Conquering anxiety and fears hiking the Appalachian Trail

As part of a series stories focussed on “challenges” we asked some of our subscribers to share the highs and lows of their journey. This is a very honest and heartfelt piece by a young lady who left the army in 2013 and planned to complete the Appalachian Trail in in the Eastern United States extending between Springer Mountain in Georgia and Mount Katahdin in Maine. This is Bonnie’s story…

“My official termination date from the British Army was 26 January 2013. Having to give a year's notice period to leave the Army you'd think that would be enough time to plan what I was going to do with my life afterwards. However, after volunteering last minute to do an operational tour of Afghanistan my mind was definitely drawn elsewhere. It wasn't until I'd been home a little while and had got most of the seemingly never ending admin that leaving the Army requires done, that I starting thinking to the future again. Sometime around Christmas 2012 I stumbled upon a website devoted to a hiking trail called the Appalachian Trail, a 2200 odd mile route up the East Coast of North America. I spent days reading about it but honestly I think my mind was made up on giving it a go just a few hours in to reading.

With my flight out booked for early March I didn't have a lot of time to prepare, I think that was a blessing though as it kept my mind off my biggest worry in all this - my social awkwardness and anxiety about being in new places with new people. Anytime I started to focus on this all my doubts came flooding in. What was I thinking, going anywhere with lots of people or somewhere I'm not familiar with is stressful to the point of feeling physically sick and here I am about to fly off to another country for six months on my own! I tried not to think about it, instead focusing on getting the right kit and equipment and trying to get in some training. Fortunately I wasn't too worried about the physical effort of hiking the trail. Having had to do TAB's (tactical advance to battle) in the Army, which were 8 mile speed marches in 2 hours carrying 15kg, and various other forms of physical training, I felt fairly confident in these abilities.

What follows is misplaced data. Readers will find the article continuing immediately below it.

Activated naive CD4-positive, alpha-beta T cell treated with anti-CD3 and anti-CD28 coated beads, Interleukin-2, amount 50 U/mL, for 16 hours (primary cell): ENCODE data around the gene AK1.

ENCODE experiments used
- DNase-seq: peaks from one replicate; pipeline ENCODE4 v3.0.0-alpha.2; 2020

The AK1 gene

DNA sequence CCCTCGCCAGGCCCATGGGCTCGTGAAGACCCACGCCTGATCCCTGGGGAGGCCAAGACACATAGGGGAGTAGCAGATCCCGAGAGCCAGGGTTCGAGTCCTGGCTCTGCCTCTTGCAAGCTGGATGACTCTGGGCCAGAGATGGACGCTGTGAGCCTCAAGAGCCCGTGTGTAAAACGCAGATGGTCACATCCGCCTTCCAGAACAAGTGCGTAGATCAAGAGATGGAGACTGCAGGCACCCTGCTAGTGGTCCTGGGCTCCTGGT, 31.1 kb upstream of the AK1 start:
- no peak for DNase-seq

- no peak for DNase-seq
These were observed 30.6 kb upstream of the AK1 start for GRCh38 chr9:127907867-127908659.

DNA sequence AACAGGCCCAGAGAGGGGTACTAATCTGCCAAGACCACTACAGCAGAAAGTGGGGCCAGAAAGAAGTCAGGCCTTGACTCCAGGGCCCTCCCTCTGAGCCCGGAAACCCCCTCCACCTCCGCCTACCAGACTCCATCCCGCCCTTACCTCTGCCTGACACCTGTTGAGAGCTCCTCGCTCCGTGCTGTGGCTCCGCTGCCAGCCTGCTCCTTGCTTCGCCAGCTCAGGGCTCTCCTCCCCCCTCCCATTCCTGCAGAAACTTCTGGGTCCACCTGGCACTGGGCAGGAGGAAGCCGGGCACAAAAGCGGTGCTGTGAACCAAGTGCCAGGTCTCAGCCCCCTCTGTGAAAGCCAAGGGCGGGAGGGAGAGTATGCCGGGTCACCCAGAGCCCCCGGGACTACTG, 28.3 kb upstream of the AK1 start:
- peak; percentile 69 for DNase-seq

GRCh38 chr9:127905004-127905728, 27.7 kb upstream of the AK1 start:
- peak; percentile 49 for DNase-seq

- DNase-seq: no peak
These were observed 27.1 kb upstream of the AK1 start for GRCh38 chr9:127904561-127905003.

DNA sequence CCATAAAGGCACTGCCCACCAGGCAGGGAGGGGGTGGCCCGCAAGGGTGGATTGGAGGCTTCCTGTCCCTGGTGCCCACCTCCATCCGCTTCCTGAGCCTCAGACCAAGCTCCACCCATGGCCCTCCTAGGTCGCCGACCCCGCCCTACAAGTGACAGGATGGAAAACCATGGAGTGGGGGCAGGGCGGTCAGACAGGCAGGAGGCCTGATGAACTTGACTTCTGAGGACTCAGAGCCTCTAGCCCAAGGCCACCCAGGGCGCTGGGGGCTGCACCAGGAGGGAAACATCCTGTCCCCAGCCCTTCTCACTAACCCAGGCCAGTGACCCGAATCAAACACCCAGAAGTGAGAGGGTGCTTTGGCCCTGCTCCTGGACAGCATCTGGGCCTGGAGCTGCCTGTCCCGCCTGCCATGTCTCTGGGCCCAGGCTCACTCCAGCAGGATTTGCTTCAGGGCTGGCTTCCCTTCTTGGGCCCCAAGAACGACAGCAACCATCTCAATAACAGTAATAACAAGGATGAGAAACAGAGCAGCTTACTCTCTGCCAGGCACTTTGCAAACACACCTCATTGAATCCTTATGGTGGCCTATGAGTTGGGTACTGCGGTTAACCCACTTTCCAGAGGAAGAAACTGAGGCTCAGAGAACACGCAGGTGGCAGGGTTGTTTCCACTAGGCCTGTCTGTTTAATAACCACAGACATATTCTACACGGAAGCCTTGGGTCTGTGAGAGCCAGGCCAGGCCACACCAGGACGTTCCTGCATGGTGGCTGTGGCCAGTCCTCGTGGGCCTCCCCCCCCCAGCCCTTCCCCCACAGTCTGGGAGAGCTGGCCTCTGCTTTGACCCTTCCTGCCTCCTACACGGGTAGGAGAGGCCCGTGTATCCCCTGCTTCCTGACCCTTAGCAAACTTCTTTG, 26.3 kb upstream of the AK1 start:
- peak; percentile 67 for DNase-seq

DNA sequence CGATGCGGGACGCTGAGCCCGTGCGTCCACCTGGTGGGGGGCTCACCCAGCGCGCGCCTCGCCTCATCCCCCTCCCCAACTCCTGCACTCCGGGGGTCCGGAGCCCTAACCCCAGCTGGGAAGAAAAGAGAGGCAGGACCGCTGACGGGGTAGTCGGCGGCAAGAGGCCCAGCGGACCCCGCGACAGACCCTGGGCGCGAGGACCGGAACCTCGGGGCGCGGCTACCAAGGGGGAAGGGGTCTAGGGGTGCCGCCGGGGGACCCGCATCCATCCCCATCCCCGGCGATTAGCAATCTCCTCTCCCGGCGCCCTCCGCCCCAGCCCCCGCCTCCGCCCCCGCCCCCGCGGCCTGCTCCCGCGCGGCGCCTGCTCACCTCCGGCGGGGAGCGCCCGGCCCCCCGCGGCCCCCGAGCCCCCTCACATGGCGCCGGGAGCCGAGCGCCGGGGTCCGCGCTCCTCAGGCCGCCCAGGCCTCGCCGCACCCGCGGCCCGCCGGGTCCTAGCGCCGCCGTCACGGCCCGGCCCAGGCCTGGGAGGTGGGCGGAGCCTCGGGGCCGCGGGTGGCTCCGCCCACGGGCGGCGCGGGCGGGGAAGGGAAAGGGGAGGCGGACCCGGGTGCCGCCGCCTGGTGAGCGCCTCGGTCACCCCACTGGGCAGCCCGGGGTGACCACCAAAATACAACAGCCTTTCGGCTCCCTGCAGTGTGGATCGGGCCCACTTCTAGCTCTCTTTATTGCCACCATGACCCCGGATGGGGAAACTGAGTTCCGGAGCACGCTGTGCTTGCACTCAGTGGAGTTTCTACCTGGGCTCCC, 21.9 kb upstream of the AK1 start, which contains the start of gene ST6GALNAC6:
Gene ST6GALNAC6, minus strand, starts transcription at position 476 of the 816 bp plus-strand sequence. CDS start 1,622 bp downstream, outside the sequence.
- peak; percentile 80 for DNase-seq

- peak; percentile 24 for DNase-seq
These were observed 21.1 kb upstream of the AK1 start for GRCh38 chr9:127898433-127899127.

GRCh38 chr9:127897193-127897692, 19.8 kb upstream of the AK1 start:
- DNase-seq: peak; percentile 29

When the day finally came for me to set off on my journey I was a ball of nerves but also incredibly excited. This was something I really wanted to do, not just for the amazing experience, but also to prove that I could get out of my comfort zone and face my fears.

Because of my anxiety I ended up being at the airport very early, it's a common occurrence for me - it allows me time to 'recce' the area and get comfortable with my surroundings. Being nervous in an airport is not ideal, the people working there don't know that I'm nervous because of the sheer volume of people or for the worry that I'm somehow going to miss my flight. As far as they're concerned they potentially think I'm nervous for much more sinister reasons. That thought in itself always makes me worry more, a bit of a catch 22! Fortunately I got through security without incident and besides having to take my boots off for another inspection just before I got on my flight, before I knew it I was 30,000ft up in the air.

Funnily enough my main concern for my trip was pretty much over once I got several days up the trail. Bumping into people became less and less common and those I did meet were incredibly friendly! Hikers become known as 'tramily' or trail family, and you each get a trail name that is usually given to you by other members of the tramily. Sometime during the first week I met 'Dude' and he and I started hiking together. Not long after I was given my trail name 'Fidget', we also met up with 'Seventeen' (who later became known as Hobo Toes) and we ended up hiking some of the trail together.